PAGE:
Bill Baruch, president and founder of Blue Line Futures, reviews and previews the euro, Japanese yen...
3 Forces Weighing Down the Euro
08/23/2011 6:00 am EST
Slow economic activity and declining business and investor confidence are weighing down the euro, but possible action by the Federal Reserve could spark a new rally in the EUR/USD currency pair.
The dog days of summer are finally here! August is typically one of the quietest months in the financial markets, but volatility has ripped through currencies, equities, and commodities over the past few weeks, forcing traders to forego their vacations to manage their positions. Investors should finally have an opportunity to relax this week thanks to lack of market-moving US data.
The only major US event risk is the Federal Reserve's Jackson Hole Summit at the end of the week, and the prospect of calmer markets in the beginning of the week has lifted currencies and equities. The rally can be sustained as long as there is no bad news to trigger more volatility, but the global economy is not out of the woods, and for that reason, we don't expect anything more than a relief rally.
With Federal Reserve officials convening for their annual two-day central banker's summit at the end of the week, the price action in the markets reflects the hope that the Fed will offer additional support for the US economy. Many people believed that part of the reason why the Fed did not announce more quantitative easing (QE) earlier this month was because they wanted to have a deeper discussion about the best ways to stimulate the economy at their annual summit.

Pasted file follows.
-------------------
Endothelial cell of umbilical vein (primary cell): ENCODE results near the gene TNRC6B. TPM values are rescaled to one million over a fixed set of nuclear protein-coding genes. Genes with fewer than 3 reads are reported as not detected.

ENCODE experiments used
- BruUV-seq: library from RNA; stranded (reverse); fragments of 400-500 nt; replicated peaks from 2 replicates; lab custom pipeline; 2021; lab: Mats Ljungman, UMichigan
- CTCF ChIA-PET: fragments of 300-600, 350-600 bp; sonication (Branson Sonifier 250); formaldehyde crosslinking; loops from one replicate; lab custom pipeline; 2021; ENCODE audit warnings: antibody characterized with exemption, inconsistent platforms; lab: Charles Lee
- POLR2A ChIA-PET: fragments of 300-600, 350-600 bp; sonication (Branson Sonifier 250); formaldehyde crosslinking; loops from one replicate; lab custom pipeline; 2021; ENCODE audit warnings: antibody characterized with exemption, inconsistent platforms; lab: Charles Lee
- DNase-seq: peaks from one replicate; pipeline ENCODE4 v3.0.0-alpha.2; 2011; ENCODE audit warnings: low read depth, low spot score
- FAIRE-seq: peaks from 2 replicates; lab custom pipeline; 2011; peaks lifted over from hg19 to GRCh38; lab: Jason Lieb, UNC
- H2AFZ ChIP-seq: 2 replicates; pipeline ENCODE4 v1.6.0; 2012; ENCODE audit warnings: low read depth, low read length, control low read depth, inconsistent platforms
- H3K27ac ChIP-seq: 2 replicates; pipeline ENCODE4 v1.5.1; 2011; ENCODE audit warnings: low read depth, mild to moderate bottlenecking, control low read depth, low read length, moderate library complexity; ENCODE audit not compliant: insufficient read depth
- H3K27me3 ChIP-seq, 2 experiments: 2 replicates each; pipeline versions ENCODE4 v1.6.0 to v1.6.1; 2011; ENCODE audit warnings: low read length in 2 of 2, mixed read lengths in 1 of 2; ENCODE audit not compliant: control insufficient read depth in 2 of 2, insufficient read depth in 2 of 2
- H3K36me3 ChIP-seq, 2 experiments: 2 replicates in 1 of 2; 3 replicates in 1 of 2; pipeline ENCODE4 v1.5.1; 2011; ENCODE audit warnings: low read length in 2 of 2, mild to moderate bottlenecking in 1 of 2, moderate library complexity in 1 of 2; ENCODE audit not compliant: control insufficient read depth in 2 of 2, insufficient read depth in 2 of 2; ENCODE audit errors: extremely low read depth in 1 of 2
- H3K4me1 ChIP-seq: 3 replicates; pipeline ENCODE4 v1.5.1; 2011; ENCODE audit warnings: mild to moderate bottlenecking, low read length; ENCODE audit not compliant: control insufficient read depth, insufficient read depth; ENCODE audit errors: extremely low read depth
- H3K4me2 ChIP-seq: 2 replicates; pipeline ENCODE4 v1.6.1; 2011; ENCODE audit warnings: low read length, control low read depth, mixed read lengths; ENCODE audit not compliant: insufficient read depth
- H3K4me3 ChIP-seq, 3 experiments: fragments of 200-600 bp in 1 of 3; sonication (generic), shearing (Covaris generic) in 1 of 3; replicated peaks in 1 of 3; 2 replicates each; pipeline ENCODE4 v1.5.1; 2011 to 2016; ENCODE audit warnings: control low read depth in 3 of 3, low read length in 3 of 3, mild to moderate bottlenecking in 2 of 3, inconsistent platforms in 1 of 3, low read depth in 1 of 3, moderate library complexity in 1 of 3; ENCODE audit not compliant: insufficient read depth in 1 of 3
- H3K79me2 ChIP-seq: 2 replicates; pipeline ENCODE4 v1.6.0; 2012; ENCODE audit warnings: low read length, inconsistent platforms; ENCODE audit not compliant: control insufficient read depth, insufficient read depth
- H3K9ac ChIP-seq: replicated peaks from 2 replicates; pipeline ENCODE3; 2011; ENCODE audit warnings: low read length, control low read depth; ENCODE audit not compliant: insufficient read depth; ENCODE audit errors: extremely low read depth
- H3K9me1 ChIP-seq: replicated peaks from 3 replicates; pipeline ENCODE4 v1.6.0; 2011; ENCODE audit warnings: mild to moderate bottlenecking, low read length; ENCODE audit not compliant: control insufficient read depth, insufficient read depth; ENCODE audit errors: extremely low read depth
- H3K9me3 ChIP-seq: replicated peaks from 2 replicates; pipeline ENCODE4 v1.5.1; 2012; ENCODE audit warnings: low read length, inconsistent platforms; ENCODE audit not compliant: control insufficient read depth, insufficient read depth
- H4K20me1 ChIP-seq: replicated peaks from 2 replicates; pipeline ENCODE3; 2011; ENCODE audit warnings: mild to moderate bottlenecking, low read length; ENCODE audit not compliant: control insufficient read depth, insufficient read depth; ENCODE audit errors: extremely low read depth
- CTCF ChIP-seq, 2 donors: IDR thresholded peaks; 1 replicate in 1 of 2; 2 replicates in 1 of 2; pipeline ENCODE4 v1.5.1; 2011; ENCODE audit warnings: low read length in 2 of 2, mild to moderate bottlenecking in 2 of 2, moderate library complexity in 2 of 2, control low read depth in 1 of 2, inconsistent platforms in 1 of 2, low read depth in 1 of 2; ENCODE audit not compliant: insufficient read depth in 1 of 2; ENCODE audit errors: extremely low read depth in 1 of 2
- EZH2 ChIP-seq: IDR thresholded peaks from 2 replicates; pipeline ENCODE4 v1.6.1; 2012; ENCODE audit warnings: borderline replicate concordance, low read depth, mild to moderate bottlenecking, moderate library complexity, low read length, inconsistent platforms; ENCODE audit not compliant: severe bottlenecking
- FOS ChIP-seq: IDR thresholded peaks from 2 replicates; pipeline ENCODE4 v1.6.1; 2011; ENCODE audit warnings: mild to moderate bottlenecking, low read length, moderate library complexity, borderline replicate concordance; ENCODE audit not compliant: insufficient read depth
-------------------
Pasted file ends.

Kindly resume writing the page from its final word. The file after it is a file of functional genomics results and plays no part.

Based upon the strength of inflationary pressures in the US, however, investors will probably be disappointed. In all likelihood, the central bank will do nothing more than reassure the markets verbally that they will do all that they can to support the economy. However, verbal support without additional QE only goes so far; action, not words, is needed to stimulate the economy.
Meanwhile, the focus will remain on Europe for most of the week. In Germany, the support for a Eurobond is slim, which means that Europeans will need to look for alternatives to end the sovereign debt crisis. The abundance of European data this week over US data could highlight the troubles in the region.
The volatility in the global markets combined with the sovereign debt crisis on both sides of the Atlantic and the slowdown in global growth will make it difficult for the Purchasing Manager’s Index (PMI), the Indicator of Economic Sentiment (ZEW), and German economic business climate report (IFO) to show any improvements. In fact, we expect economic activity and investor and business confidence to deteriorate, which could weigh on the euro this week.
The following EUR/USD chart shows that the currency pair is setting up for a breakout:
If deteriorating economic data triggers a crisis of confidence in the euro, we could see a sharp breakdown in the currency. Alternatively, if risk appetite continues to improve and more investors bank on the prospect of additional QE from the Fed, the EUR/USD could revisit 1.45.
By Kathy Lien of KathyLien.com
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